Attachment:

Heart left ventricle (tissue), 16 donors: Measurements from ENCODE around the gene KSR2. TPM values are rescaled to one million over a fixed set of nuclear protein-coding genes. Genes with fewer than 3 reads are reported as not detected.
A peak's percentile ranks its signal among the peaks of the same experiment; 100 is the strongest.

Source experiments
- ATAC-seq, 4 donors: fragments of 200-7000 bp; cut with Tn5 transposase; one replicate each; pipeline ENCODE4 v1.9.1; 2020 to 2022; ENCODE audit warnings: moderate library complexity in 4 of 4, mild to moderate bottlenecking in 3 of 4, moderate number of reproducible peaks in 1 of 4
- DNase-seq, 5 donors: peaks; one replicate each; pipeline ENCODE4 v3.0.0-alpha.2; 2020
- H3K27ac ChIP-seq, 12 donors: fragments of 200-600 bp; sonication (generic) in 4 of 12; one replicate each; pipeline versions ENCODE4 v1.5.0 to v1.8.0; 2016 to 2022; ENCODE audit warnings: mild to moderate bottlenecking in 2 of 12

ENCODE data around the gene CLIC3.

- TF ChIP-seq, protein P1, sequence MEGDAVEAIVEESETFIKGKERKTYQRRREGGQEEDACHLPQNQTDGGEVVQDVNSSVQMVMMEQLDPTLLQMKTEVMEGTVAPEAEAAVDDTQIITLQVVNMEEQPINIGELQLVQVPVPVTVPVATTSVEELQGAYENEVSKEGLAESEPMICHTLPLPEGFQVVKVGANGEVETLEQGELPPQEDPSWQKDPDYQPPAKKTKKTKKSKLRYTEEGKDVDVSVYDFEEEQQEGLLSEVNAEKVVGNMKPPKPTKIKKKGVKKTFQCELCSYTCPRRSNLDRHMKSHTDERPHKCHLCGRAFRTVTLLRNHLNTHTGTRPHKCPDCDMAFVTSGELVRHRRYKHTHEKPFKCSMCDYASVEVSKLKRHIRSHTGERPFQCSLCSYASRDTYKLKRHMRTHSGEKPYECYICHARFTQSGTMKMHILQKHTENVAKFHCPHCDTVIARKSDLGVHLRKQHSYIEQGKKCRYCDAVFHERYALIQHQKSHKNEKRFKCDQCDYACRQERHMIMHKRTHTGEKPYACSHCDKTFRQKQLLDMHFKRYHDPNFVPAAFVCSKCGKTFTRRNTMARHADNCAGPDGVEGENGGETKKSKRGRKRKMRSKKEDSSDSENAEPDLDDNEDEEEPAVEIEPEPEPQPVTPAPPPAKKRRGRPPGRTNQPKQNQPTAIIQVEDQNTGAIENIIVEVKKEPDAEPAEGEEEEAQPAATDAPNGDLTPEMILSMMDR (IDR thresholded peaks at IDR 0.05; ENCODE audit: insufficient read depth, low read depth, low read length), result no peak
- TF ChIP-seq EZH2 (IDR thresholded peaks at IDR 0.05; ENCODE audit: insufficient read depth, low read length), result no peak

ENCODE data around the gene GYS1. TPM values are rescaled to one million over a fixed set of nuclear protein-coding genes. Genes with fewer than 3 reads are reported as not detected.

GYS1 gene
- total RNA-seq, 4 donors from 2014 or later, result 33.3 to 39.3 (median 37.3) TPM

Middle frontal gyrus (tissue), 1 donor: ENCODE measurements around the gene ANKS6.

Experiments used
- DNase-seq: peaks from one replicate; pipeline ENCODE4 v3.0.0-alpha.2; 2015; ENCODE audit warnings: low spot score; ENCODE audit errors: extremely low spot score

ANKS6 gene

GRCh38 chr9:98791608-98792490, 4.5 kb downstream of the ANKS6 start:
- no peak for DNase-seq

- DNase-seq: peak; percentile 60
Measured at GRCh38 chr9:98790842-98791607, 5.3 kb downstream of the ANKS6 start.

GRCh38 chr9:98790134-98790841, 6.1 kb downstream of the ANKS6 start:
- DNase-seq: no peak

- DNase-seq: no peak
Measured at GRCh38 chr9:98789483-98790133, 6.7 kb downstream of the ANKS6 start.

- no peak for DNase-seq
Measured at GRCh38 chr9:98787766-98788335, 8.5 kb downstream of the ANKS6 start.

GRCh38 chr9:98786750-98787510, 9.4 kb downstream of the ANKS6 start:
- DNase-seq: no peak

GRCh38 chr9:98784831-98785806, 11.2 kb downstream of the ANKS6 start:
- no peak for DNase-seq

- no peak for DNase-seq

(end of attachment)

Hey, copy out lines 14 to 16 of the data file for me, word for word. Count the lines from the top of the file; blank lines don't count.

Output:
Experiments used
- DNase-seq: peaks from one replicate; pipeline ENCODE4 v3.0.0-alpha.2; 2015; ENCODE audit warnings: low spot score; ENCODE audit errors: extremely low spot score

ANKS6 gene